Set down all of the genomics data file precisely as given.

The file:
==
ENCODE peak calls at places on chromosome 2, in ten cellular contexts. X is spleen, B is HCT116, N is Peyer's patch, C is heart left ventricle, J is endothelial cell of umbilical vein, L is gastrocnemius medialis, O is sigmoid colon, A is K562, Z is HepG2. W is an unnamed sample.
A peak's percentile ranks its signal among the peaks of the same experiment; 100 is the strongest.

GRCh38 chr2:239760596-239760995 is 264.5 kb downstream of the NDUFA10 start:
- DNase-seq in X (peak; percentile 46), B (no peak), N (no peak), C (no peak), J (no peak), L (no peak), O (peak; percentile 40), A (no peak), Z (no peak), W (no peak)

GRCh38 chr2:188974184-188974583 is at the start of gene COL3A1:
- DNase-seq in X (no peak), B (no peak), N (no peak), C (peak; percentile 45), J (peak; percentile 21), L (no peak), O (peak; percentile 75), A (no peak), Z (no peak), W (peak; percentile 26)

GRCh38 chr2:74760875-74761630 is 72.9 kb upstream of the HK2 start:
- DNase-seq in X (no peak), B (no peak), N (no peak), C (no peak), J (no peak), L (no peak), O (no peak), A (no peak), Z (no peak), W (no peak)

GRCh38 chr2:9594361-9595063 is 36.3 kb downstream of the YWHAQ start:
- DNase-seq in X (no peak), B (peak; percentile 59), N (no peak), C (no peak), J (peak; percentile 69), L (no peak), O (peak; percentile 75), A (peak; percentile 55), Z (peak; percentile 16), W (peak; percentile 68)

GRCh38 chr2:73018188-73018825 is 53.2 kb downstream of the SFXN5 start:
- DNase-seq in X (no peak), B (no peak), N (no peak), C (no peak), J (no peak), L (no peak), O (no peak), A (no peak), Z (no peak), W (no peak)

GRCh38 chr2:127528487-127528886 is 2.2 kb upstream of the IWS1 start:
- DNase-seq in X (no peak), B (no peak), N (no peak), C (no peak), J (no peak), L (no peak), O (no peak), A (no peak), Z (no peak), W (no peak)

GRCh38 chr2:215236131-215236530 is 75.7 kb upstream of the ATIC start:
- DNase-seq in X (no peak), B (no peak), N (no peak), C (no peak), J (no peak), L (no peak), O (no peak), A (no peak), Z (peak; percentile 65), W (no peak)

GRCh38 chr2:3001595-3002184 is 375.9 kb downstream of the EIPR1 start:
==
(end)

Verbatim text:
ENCODE peak calls at places on chromosome 2, in ten cellular contexts. X is spleen, B is HCT116, N is Peyer's patch, C is heart left ventricle, J is endothelial cell of umbilical vein, L is gastrocnemius medialis, O is sigmoid colon, A is K562, Z is HepG2. W is an unnamed sample.
A peak's percentile ranks its signal among the peaks of the same experiment; 100 is the strongest.

GRCh38 chr2:239760596-239760995 is 264.5 kb downstream of the NDUFA10 start:
- DNase-seq in X (peak; percentile 46), B (no peak), N (no peak), C (no peak), J (no peak), L (no peak), O (peak; percentile 40), A (no peak), Z (no peak), W (no peak)

GRCh38 chr2:188974184-188974583 is at the start of gene COL3A1:
- DNase-seq in X (no peak), B (no peak), N (no peak), C (peak; percentile 45), J (peak; percentile 21), L (no peak), O (peak; percentile 75), A (no peak), Z (no peak), W (peak; percentile 26)

GRCh38 chr2:74760875-74761630 is 72.9 kb upstream of the HK2 start:
- DNase-seq in X (no peak), B (no peak), N (no peak), C (no peak), J (no peak), L (no peak), O (no peak), A (no peak), Z (no peak), W (no peak)

GRCh38 chr2:9594361-9595063 is 36.3 kb downstream of the YWHAQ start:
- DNase-seq in X (no peak), B (peak; percentile 59), N (no peak), C (no peak), J (peak; percentile 69), L (no peak), O (peak; percentile 75), A (peak; percentile 55), Z (peak; percentile 16), W (peak; percentile 68)

GRCh38 chr2:73018188-73018825 is 53.2 kb downstream of the SFXN5 start:
- DNase-seq in X (no peak), B (no peak), N (no peak), C (no peak), J (no peak), L (no peak), O (no peak), A (no peak), Z (no peak), W (no peak)

GRCh38 chr2:127528487-127528886 is 2.2 kb upstream of the IWS1 start:
- DNase-seq in X (no peak), B (no peak), N (no peak), C (no peak), J (no peak), L (no peak), O (no peak), A (no peak), Z (no peak), W (no peak)

GRCh38 chr2:215236131-215236530 is 75.7 kb upstream of the ATIC start:
- DNase-seq in X (no peak), B (no peak), N (no peak), C (no peak), J (no peak), L (no peak), O (no peak), A (no peak), Z (peak; percentile 65), W (no peak)

GRCh38 chr2:3001595-3002184 is 375.9 kb downstream of the EIPR1 start: